Birth defects are developmental disorders that do not give an individual an odd appearance. Such developmental disorders can arise at different stages of development.
In the floor of the amniotic cavity, the macroblast of the chrysalis differentiates into two distinct layers, one consisting of tall cylindrical cells, forming the outer embryonic leaf.
During the 4th week, the proliferation of body cavity epithelial cells, and consolidation of the underlying mesenchymal tissue, created the gonadal ridge.
After being formed in the seminiferous tubule, at this time the sperm has a characteristic shape but has not yet been able to move, from the seminiferous tubule, sperm to the epididymis.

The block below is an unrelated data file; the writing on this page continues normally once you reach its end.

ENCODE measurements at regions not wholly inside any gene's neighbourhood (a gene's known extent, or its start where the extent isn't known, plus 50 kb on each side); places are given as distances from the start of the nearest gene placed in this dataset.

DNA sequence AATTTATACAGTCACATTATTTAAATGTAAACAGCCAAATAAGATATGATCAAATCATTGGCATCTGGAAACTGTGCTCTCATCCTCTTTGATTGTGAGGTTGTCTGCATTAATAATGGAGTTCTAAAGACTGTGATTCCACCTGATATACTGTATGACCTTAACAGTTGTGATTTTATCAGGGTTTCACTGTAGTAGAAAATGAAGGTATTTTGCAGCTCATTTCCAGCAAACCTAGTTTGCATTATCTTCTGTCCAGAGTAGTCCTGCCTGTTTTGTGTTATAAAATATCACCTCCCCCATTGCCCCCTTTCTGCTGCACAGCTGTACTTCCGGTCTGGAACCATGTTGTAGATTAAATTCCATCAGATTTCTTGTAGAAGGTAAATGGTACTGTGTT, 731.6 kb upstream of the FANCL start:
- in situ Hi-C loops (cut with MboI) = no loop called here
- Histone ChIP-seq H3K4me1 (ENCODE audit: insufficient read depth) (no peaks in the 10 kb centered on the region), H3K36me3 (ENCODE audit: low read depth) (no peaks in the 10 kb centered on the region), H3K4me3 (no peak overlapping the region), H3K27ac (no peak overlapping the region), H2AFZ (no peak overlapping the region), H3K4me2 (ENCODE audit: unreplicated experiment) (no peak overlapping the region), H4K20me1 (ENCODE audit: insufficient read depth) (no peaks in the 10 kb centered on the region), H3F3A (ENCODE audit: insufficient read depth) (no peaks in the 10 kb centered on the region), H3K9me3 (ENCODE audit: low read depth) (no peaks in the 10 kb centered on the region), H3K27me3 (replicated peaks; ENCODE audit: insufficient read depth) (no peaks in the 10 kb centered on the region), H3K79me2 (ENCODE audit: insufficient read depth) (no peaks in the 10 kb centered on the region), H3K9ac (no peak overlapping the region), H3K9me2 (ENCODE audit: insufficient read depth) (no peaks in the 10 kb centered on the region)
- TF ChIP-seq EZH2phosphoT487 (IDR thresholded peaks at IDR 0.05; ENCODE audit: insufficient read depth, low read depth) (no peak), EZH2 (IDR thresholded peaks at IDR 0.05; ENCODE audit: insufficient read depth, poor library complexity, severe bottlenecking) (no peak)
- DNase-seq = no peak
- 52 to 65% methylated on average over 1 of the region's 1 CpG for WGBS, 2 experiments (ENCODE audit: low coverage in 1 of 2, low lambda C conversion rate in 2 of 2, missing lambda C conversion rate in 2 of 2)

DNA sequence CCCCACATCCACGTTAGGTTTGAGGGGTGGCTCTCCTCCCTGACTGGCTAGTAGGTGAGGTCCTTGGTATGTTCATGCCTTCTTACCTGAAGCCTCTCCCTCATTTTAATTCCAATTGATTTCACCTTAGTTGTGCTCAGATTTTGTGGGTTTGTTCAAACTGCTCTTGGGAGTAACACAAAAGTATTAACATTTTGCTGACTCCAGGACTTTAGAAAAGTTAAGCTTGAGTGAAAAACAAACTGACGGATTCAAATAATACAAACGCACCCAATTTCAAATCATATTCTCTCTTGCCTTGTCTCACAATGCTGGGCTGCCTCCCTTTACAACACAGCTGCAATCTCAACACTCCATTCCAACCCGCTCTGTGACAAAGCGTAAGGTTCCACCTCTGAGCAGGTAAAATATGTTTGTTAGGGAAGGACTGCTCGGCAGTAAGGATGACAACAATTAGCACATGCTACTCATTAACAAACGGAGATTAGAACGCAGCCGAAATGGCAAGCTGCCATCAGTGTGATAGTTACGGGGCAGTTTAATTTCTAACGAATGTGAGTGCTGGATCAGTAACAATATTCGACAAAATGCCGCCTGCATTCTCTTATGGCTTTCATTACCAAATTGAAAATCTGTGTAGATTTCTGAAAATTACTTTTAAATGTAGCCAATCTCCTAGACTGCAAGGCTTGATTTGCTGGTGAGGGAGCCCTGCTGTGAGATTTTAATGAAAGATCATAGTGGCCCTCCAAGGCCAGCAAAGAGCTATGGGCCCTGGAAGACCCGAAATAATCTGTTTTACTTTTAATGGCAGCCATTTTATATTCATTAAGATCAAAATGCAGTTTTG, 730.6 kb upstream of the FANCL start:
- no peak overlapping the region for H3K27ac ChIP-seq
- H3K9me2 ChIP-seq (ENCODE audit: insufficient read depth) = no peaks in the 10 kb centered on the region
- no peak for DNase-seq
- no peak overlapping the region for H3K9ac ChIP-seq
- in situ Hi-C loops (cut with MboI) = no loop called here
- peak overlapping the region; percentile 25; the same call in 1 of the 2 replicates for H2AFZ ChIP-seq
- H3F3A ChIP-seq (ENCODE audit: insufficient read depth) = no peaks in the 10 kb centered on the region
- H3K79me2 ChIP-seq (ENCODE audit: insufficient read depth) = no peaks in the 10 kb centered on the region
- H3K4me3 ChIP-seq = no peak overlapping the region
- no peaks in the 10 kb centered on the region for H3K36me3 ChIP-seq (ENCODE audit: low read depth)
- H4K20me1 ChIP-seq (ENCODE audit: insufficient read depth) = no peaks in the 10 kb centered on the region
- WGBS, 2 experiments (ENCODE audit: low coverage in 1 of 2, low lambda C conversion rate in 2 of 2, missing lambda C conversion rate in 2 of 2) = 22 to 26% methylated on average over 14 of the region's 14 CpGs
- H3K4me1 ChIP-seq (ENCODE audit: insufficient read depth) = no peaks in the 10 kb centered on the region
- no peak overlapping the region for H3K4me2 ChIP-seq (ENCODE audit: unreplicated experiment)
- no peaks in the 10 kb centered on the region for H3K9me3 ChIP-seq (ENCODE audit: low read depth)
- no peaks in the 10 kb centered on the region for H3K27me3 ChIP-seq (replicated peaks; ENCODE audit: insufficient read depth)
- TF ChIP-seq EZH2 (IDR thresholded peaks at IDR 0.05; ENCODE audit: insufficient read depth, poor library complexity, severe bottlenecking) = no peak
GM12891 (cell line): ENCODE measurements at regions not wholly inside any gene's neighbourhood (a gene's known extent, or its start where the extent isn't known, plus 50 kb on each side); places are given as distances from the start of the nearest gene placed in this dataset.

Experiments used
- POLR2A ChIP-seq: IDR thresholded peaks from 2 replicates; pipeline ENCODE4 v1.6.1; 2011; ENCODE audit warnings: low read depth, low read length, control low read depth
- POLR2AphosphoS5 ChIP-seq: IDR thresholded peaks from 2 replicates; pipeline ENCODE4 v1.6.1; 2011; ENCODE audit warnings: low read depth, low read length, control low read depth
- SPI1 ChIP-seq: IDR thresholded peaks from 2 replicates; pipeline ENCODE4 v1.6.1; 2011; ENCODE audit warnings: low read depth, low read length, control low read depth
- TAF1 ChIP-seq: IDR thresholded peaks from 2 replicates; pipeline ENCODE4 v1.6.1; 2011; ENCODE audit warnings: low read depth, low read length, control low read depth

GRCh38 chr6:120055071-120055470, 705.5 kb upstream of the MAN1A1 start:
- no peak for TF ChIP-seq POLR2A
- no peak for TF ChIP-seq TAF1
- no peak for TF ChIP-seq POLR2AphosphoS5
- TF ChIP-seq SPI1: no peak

In men, cells of the spermatic lineage reproduce, differentiate, and progress to eventually produce spermatozoa, spermatocytes, spermatocytes 1, spermatozoa 2, pre-sperm, and spermatozoa.
The kidney and ureter arise from two intermediate dermal bands, called the nephrogenic band, which lie along each side from the head to the tail of the embryo, and interspersed between the primitive segments.
Around the middle of the 3rd week, the endoderm in the distal anterior intestine thickens to form an anterior germ called the primordial liver germ.
When two endocardial ducts merge, the visceral lamina of the pericardial cavity produces the myocardium and the visceral pericardium, the mesenchymal cells adjacent to the endothelium forming the endocardium.